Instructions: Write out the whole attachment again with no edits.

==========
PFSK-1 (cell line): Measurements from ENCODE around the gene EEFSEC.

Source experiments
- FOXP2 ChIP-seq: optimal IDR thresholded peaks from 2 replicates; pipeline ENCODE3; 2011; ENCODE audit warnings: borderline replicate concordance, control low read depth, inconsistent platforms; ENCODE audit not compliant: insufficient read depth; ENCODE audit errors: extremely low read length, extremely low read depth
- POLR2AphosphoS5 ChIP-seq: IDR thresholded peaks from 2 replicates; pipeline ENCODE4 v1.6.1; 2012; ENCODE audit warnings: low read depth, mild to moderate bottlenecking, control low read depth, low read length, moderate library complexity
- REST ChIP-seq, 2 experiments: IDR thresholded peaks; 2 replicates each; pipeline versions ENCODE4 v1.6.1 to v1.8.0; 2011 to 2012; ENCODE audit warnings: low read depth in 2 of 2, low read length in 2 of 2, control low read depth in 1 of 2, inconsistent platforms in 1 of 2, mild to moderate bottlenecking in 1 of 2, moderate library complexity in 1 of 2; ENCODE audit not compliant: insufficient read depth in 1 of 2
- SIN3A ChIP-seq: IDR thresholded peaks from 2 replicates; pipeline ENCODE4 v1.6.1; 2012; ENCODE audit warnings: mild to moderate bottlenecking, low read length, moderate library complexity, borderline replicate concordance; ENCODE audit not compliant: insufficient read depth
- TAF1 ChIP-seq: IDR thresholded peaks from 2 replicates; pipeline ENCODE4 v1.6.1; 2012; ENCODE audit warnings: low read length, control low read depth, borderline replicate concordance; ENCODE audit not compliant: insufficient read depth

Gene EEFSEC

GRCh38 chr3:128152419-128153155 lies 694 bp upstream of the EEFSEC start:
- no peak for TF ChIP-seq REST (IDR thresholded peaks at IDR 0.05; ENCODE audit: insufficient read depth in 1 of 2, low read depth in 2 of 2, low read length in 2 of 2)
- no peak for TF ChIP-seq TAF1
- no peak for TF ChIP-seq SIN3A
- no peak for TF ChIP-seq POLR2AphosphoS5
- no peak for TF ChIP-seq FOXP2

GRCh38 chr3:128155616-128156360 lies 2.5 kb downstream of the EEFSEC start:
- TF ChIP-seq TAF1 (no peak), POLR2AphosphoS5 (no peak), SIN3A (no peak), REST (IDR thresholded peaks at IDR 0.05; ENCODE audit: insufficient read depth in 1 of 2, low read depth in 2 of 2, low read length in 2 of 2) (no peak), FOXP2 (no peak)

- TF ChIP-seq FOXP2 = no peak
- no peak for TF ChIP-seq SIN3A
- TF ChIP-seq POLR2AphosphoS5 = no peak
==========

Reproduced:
PFSK-1 (cell line): Measurements from ENCODE around the gene EEFSEC.

Source experiments
- FOXP2 ChIP-seq: optimal IDR thresholded peaks from 2 replicates; pipeline ENCODE3; 2011; ENCODE audit warnings: borderline replicate concordance, control low read depth, inconsistent platforms; ENCODE audit not compliant: insufficient read depth; ENCODE audit errors: extremely low read length, extremely low read depth
- POLR2AphosphoS5 ChIP-seq: IDR thresholded peaks from 2 replicates; pipeline ENCODE4 v1.6.1; 2012; ENCODE audit warnings: low read depth, mild to moderate bottlenecking, control low read depth, low read length, moderate library complexity
- REST ChIP-seq, 2 experiments: IDR thresholded peaks; 2 replicates each; pipeline versions ENCODE4 v1.6.1 to v1.8.0; 2011 to 2012; ENCODE audit warnings: low read depth in 2 of 2, low read length in 2 of 2, control low read depth in 1 of 2, inconsistent platforms in 1 of 2, mild to moderate bottlenecking in 1 of 2, moderate library complexity in 1 of 2; ENCODE audit not compliant: insufficient read depth in 1 of 2
- SIN3A ChIP-seq: IDR thresholded peaks from 2 replicates; pipeline ENCODE4 v1.6.1; 2012; ENCODE audit warnings: mild to moderate bottlenecking, low read length, moderate library complexity, borderline replicate concordance; ENCODE audit not compliant: insufficient read depth
- TAF1 ChIP-seq: IDR thresholded peaks from 2 replicates; pipeline ENCODE4 v1.6.1; 2012; ENCODE audit warnings: low read length, control low read depth, borderline replicate concordance; ENCODE audit not compliant: insufficient read depth

Gene EEFSEC

GRCh38 chr3:128152419-128153155 lies 694 bp upstream of the EEFSEC start:
- no peak for TF ChIP-seq REST (IDR thresholded peaks at IDR 0.05; ENCODE audit: insufficient read depth in 1 of 2, low read depth in 2 of 2, low read length in 2 of 2)
- no peak for TF ChIP-seq TAF1
- no peak for TF ChIP-seq SIN3A
- no peak for TF ChIP-seq POLR2AphosphoS5
- no peak for TF ChIP-seq FOXP2

GRCh38 chr3:128155616-128156360 lies 2.5 kb downstream of the EEFSEC start:
- TF ChIP-seq TAF1 (no peak), POLR2AphosphoS5 (no peak), SIN3A (no peak), REST (IDR thresholded peaks at IDR 0.05; ENCODE audit: insufficient read depth in 1 of 2, low read depth in 2 of 2, low read length in 2 of 2) (no peak), FOXP2 (no peak)

- TF ChIP-seq FOXP2 = no peak
- no peak for TF ChIP-seq SIN3A
- TF ChIP-seq POLR2AphosphoS5 = no peak